September 2, 2005 4:00 AM PDT
eBay at 10: Boon and bane
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hooked. The amount of material available even in the early days was shocking, and often at prices far below those found on Usenet or at shows, he said.
Omidyar himself saw the site as a community, at least as welcoming as the offline collectors' shows and swap meets. He often e-mailed regulars to see if they were happy, and set up forums where people could discuss auctions, eBay itself, or whatever else they wanted.
That's how Jim "Griff" Griffith, an early regular on the site and now one of eBay's chief spokesmen (his official title is dean of eBay Education), ended up working for the company. Griffith was a frequent poster on eBay's forums in 1996. Omidyar eventually called him, and hired him to be an evangelist and guide for people new to auctions.
"From the very beginning, the power of community was something bordering on ownership," said Griffith, who remains one of eBay's most public faces today. "Everyone felt very strongly about it from the very beginning. Nobody's indifferent about eBay."
The next few years saw quick expansion into international markets, growth of features and audience at home, and the acquisition of online payment firm PayPal and other companies. Other companies, including Yahoo and News.com publisher CNET Networks, started their own auctions site. But none ever rivaled eBay's reach.
eBay's expansion has drawn complaints from some users, however, who say that the auction site doesn't have the same community feel it once had. Continually rising fees have ruffled feathers. Some have complained that rules such as a ban on all firearms (including antique muskets) and a lack of appeals processes for cancelled auctions are too arbitrary.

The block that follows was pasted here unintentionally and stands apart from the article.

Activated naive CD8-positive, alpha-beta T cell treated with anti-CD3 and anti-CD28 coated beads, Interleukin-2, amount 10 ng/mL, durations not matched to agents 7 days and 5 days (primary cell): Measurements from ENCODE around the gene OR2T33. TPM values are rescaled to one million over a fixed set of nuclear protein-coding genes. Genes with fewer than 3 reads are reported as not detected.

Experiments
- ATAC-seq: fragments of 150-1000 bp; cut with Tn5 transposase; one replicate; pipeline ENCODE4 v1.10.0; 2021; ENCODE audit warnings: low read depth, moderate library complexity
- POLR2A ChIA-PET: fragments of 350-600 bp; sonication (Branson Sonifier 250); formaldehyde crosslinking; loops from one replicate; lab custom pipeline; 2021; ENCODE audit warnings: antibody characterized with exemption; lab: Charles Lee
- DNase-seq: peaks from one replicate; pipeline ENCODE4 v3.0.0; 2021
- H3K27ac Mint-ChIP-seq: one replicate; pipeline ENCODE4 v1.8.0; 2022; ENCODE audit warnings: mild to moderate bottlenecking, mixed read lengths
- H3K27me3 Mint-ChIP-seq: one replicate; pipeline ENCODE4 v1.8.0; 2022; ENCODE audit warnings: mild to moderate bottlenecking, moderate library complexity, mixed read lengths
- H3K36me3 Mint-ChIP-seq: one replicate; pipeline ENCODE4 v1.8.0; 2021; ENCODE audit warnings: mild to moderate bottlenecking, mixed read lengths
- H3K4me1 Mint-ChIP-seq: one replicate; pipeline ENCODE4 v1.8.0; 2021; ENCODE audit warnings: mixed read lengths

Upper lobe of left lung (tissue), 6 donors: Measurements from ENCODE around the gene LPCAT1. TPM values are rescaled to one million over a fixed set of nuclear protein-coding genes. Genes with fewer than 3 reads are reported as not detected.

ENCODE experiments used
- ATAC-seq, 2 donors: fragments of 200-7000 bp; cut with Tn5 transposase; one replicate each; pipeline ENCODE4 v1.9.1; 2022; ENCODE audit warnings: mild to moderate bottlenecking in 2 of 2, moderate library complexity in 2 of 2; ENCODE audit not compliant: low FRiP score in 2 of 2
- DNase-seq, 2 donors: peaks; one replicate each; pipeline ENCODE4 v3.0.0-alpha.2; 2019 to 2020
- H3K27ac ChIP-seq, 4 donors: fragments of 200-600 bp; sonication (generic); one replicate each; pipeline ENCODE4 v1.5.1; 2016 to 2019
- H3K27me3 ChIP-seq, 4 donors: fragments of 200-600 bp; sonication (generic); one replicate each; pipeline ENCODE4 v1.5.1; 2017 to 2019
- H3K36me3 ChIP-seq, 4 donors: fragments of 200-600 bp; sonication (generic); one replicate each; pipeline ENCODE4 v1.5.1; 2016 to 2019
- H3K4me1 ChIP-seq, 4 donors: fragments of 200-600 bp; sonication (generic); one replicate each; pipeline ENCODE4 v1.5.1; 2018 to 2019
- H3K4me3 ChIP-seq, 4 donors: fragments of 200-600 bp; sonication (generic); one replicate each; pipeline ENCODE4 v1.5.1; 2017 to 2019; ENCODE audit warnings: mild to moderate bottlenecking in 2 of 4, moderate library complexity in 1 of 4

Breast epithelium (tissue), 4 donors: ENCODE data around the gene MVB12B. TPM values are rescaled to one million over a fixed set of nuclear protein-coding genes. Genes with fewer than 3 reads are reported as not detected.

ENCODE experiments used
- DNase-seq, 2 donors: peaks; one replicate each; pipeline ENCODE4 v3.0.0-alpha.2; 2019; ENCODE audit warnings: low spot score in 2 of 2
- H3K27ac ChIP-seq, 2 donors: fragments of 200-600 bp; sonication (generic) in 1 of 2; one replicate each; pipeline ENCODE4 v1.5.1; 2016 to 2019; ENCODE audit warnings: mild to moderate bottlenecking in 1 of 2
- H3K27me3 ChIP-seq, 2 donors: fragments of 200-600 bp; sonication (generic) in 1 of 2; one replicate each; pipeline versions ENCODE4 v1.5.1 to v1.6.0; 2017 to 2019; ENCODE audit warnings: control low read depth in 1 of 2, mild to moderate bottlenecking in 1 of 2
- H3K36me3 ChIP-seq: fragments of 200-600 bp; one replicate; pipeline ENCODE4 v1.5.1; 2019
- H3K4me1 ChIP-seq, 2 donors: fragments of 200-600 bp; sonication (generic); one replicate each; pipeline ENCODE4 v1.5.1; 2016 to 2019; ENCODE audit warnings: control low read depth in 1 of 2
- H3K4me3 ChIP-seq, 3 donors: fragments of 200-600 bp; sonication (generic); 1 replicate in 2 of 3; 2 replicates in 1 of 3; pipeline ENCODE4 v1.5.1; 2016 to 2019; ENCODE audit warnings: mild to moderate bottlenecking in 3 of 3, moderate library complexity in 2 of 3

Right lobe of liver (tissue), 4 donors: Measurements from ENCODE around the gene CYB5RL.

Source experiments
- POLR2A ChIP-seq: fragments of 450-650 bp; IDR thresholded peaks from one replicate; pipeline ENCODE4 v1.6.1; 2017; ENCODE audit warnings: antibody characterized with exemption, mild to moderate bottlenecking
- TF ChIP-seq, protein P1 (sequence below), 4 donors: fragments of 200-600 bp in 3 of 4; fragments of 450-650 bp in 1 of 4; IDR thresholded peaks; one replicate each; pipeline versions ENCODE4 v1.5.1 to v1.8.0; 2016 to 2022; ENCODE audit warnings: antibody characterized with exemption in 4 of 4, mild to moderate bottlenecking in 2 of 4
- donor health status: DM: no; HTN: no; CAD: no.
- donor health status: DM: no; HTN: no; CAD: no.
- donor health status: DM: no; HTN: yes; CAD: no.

eBay executives say they try hard to stay responsive to their users, even hosting a quarterly "Voices" program where they bring in different people from the community to discuss the site's operations. But they concede that listening to more than a million people is far more difficult than appealing to the original thousands.
"In the early days, the community was self-sustaining, if you let them do things their way," Griffith said. "It's still kind of the same. But when there are several million people involved, and different languages and different locations, creating a support structure to assist and moderate is something of a challenge."
Meanwhile, the offline culture has been wholly changed.
Many of the shows that housed collectors have closed. Brogan's PMA show in the San Francisco Bay Area has dropped from three convention center buildings to just one, with its attendance halved.
Griffith, who still collects antiques, said he has sympathy for the people who miss the past. But change, he added, was inevitable.
"I talk to a lot of collectors and dealers, and there's no doubt that eBay really shook that world," he said. "But if you position yourself as a middleperson in any market and remain static, then market changes can always overwhelm you. You have to be able to adapt."
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